The epistle contains an explicit contrast between Gaius, who faithfully extended hospitality to itinerant missionaries, and Diotrephes, who unfaithfully not only refused to welcome other believers, but also stopped those who wanted to do so and put them out of the church (v. 9). Clearly, in the letter’s terms, Gaius was walking in the truth and Diotrephes was not, which resulted in animosity between the two. Commentators speculate as to the exact nature of the animosity and precisely what motivated it—other than the general observation that Diotrephes loved “to be first” (v. 9) (see Kruse, 44-47; Glenn W. Barker, “3 John,” in The Bible Expositor’s Commentary, vol. 12, 374). About people like this, another commentor notes: “Such people may be born again and perfectly orthodox, but they have brought into the church the spirit of the world, specifically ‘the pride of life’ (cf. 1 John 2:16). They have completely missed the spirit of servanthood that the Lord Jesus enjoined on His disciples (Luke 22:24-27). To love to have the preeminence is exactly the opposite of our Lord’s model of humble service!” (Zane C. Hodges, The Epistles of John, 285). But all agree that Diotrephes rejected the elder’s authority by refusing his request to provide hospitality to traveling missionaries.

These observations lead to the conclusion that John wrote for three purposes: to (i) reinforce Gaius’s commitment to the noble work of providing hospitality to travelling missionaries, something he was already doing (vv. 5-8); (ii) draw attention to the intolerable behaviour of Diotrephes and to foreshadow the steps the elder intended to take in response to it (vv. 9-10); and (iii) commend Demetrius (v. 12)” (Kruse, 47).

Central Message of the Text: 

Remain faithful to the truth revealed in Jesus by living according to his commands, especially his command to love one another.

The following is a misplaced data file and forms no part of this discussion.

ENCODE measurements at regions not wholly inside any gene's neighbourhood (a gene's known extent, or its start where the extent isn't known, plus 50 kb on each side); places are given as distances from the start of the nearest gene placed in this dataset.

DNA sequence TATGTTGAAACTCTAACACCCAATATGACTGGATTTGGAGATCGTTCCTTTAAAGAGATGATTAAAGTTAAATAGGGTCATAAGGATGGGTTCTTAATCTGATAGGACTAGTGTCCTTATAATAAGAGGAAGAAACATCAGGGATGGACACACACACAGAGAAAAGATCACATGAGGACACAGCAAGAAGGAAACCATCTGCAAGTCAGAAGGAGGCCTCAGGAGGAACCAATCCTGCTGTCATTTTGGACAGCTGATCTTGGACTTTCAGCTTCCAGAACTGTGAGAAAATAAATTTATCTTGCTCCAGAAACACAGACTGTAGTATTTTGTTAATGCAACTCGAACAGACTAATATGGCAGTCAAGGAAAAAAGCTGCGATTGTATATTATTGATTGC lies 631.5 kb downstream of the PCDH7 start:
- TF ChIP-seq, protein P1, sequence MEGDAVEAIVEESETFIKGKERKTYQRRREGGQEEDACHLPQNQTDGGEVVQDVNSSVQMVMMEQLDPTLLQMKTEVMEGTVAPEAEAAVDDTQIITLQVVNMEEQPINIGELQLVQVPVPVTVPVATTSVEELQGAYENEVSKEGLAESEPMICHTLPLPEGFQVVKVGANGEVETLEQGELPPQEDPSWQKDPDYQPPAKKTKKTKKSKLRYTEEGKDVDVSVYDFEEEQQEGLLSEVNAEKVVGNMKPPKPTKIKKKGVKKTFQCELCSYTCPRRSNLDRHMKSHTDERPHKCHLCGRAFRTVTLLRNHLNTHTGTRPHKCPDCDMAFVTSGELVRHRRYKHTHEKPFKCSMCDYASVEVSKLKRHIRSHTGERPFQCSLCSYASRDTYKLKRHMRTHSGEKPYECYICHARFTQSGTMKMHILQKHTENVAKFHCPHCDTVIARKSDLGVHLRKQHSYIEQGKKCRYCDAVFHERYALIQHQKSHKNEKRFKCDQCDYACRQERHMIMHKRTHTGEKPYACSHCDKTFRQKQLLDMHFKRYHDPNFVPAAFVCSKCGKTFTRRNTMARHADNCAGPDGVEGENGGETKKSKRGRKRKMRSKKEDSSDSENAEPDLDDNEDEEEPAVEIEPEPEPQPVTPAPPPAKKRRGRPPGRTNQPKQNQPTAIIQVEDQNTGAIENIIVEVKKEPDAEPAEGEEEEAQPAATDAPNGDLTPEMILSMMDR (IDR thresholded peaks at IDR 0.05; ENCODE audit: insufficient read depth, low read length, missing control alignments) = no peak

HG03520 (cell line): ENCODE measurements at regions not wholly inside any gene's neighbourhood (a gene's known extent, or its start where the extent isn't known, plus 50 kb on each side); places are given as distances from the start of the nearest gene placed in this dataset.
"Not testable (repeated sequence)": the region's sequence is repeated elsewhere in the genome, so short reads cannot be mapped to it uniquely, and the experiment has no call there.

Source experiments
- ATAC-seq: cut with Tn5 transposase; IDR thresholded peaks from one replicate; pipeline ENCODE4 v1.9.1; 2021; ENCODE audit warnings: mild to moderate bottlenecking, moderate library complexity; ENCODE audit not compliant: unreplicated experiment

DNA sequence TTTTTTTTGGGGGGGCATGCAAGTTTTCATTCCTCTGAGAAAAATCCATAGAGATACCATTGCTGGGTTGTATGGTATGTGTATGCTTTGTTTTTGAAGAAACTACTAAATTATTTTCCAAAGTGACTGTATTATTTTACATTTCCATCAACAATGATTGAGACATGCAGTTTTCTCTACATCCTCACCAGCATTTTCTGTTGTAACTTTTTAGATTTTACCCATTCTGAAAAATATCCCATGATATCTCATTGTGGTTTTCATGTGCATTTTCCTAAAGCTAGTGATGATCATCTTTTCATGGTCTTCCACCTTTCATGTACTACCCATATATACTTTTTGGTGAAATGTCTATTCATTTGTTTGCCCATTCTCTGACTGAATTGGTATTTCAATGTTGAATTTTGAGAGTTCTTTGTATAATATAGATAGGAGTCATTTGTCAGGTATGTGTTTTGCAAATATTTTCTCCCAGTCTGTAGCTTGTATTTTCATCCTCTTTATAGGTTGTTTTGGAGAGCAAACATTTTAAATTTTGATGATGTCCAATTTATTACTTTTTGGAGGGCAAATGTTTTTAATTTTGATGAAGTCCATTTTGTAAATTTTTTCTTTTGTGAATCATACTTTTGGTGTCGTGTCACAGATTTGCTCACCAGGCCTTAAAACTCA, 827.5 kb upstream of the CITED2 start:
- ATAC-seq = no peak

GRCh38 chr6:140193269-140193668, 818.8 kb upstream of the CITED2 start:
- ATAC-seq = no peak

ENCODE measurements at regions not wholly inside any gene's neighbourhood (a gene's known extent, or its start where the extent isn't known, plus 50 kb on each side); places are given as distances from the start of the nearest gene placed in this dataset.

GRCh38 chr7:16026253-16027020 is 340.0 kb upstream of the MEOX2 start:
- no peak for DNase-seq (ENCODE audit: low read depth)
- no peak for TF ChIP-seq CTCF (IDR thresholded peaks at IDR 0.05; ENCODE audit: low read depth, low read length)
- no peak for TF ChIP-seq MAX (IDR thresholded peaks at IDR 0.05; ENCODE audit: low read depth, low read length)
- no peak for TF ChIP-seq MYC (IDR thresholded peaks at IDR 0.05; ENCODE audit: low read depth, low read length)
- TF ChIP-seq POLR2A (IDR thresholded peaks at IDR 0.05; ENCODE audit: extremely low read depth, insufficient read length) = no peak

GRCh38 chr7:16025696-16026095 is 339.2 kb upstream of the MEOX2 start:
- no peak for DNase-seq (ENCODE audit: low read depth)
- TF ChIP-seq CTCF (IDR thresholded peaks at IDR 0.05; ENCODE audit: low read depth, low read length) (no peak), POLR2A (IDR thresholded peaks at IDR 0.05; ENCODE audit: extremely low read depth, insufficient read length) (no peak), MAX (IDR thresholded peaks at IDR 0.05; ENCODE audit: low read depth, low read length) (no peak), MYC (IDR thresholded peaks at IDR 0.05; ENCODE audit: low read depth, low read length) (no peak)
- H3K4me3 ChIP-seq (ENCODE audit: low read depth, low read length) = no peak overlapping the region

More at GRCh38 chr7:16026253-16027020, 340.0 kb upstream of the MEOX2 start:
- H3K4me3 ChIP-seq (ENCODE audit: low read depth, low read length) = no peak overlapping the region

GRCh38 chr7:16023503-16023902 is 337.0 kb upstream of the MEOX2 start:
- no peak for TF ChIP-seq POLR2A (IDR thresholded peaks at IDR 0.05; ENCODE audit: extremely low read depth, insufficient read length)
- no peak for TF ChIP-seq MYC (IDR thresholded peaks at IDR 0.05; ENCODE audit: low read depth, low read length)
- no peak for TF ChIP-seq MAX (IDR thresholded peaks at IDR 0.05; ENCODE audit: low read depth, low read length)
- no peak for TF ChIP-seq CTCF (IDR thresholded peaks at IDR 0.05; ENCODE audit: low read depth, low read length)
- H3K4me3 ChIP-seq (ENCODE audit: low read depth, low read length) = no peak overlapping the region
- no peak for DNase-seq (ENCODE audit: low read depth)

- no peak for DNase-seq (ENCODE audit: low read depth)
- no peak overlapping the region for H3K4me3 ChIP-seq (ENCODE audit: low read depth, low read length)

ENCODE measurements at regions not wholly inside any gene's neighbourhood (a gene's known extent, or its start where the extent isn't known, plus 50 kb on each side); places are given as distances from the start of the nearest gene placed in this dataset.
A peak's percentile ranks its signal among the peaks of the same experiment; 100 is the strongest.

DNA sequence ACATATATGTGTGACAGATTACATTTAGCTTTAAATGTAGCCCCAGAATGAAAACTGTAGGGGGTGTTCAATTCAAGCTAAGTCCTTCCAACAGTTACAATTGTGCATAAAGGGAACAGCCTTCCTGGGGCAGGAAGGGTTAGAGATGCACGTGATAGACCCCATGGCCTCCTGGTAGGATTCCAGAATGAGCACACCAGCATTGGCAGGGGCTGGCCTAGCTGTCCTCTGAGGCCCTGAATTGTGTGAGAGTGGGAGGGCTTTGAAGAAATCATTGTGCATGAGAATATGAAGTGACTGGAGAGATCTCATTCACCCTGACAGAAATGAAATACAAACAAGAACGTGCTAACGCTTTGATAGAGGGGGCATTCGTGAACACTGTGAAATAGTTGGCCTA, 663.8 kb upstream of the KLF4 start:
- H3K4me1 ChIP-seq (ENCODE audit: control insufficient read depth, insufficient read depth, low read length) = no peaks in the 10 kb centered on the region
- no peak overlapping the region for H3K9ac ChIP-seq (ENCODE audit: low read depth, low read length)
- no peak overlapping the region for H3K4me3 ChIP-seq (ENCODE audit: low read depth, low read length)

Family Talk:

“I just ran into your son at Six Flags.” That’s a text that will make you smile and cringe all at the same time. My cousin noticed my 14-year-old son in line for a ride and took her granddaughter over to say hi. This wouldn’t be a big deal except the last time we saw this side of the family was before Covid. My son went from a little third grade boy to a gangly teenager who had no clue who this random woman was. I know I’ve got great kids and trust them to be well-behaved inside and outside of the home, but Six Flags with a group of friends could tempt boundaries for any teenager. Then there’s the added stranger danger of a random woman who knows his name. Things could’ve gone either way! My cousin was sure to text me how considerate, polite and well-mannered a young man he was. When other people speak positively about the behavior of our kids, it’s like a parenting paycheck. We feel an immense joy knowing all the things we’ve tried to instill in them — be kind to others, be friendly, look a person in the eye, make good choices — come into fruition. Not only did my son address an adult appropriately, but he was also polite to her, kind to her preschool granddaughter and caught obeying all the rules. It was fun to share this little story with him and I got an opportunity to encourage him to continue walking in the ways of the Lord. When do you catch your kids walking in the truth and faithfulness? How will you encourage them?